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TSP Talk: Bulls win Thurday's choppy battle

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Stocks were mixed on Thursday, which turned out to be a very whippy day with bouts of strength and weakness throughout the trading session. By the close we saw many indices close right between the day's highs and lows. The Dow gained a solid 160-points and the S&P 500 has now been up for 6 straight days. Meanwhile the Equal Weighted S&P 500 (same 500 stocks) has been down 5 of the last 8 days. The Nasdaq lagged yesterday as Apple, Amazon, Google, and few other big name tech stocks took a day off from their relentless rally.

Daily TSP Funds Return
Jerome Powell came out with a fairly bullish statement on inflation and interest rates at the Jackson Hole symposium yesterday. He said the Fed will keep rates low, even if inflation rises above 2%, their normal level of concern, and basically told us that he has the market, and the economy's, back until the COVID slowdown passes.

That remark sent bond yields rising, and I assume that is because he is going to let the economy grow untethered until further notice.

Meanwhile that gave investors another reason to be optimistic. The question is, after 5 months of nearly straight up action, how long can the rally last without some kind of meaningful pullback? It seems we've have this discussion every year lately and the answer has been - for quite a while, but when it's over it tends to break down quickly.

That makes it tough because if you're looking to buy any 2 - 3 day pullback, while someone else is looking to sell at the first sign of trouble, you have a bit of a standoff.

Looking back over the last couple of years, here's some relentless rallies that looked unstoppable, and what subsequently happened in the following weeks.

Late 2017 into 2018:




The final half of 2018:




The end of 2019 and into 2020:



Nobody rang a bell at the top and, if you did what I did earlier this year, which was buy the first 10% decline in February / March, you were hit with the hard reality of what the market can do. Of course what happened earlier this year was not common, and buying 10% corrections is usually a good move.

New highs for lumber again yesterday, which has double just since June, as the housing market seems to be in full gear.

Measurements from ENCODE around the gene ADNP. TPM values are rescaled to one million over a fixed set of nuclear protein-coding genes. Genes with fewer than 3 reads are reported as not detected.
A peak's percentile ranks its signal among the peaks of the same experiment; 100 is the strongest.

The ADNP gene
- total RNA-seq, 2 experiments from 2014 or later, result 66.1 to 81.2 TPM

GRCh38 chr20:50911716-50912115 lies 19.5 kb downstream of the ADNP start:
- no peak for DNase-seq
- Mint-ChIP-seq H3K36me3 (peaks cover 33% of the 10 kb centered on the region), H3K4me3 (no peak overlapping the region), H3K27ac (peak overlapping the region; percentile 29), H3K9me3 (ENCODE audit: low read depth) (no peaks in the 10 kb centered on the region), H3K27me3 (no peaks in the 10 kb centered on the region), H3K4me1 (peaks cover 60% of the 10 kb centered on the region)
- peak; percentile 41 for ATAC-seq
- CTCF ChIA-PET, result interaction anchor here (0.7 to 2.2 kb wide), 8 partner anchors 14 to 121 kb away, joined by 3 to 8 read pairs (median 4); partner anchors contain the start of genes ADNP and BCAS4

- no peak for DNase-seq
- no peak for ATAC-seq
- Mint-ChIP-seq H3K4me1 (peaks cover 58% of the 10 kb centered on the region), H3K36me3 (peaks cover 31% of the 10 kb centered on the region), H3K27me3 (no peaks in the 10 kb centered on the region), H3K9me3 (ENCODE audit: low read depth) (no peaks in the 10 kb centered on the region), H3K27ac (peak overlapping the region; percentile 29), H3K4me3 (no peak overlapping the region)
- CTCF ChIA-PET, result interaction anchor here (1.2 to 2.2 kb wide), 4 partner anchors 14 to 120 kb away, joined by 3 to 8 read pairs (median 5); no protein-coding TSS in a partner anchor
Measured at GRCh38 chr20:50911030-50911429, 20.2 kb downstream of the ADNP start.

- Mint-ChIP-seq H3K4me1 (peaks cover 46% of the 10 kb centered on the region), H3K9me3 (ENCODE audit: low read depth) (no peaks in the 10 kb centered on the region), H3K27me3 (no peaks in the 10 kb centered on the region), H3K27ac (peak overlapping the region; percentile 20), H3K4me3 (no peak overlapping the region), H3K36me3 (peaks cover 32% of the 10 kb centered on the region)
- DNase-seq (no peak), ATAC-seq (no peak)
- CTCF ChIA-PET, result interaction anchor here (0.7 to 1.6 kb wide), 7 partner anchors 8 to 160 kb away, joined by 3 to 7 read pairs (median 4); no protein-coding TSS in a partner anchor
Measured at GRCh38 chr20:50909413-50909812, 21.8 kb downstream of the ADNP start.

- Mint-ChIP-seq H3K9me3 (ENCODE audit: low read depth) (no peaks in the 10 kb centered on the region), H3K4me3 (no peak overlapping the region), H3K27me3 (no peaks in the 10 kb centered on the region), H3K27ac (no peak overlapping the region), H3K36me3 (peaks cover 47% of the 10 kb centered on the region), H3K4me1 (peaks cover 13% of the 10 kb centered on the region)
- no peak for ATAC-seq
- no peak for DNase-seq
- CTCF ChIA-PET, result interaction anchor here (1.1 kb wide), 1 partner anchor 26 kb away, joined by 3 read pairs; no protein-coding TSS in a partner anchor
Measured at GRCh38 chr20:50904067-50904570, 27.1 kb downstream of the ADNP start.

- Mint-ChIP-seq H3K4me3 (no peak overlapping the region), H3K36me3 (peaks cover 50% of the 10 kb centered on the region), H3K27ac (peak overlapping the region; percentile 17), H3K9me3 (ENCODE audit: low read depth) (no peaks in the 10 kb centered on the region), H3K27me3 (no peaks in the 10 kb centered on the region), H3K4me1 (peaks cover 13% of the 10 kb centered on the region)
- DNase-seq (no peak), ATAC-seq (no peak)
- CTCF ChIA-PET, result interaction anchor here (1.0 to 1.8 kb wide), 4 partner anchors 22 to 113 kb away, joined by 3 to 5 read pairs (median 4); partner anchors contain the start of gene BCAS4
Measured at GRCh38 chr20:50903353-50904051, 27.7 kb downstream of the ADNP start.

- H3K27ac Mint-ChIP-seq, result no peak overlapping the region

We saw a several earnings reports after the bell yesterday and almost all of their stocks were trading higher in after hours trading, but none were the major companies that seem to be the only ones that move the market, so we'll see how that gets translated in Friday's trading.




The S&P 500 (C-fund) rally, dipped, rallied again, and then settled somewhere in the middle of the day's range. On the bullish side we did see more gains and, maybe more importantly, that midday sell-off found support at the old resistance line that it broke through on Wednesday. On the bearish side we got a spinning top candlestick formation which can preceded a change in direction.




The DWCPF (S-fund) also created a spinning top candlestick but the trend and trading channel remain intact for now. However, yesterday's highs tested and stopped at the February highs.




The EFA (I-fund) pulled back but remains above key support. 65, then 64 still look like the key pivot points. It looks like a bullish consolidation, but also, flat tops tend to be bearish in the short-term, so it's toss up.




The financial stocks have been lagging the major indices during this entire recovery, but yesterday it really liked the sharp rally in yields. It gained 1.7%, so just another puzzle piece in what looks like a market that wants to continue higher, although we know the rally can't last forever.,




BND (Bond ETF / F-fund) tanked yesterday thanks to the Fed's statement on inflation, employment, and how that will determine their interest rate policy. Bond prices fell, just as the bear flag might have suggested, while the yield on the 10-year looks to be trying to carve out a bottom.




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Thanks for reading. Have a great weekend!

Tom Crowley




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Comments

  1. bmneveu's Avatar
    Lumber has doubled in the last 3 months? There's something you don't see every day... nice catch! I don't pay near enough attention to commodities to notice things like that very often. The bigger question is, what does that mean for stocks? Less profit margin on home builders?

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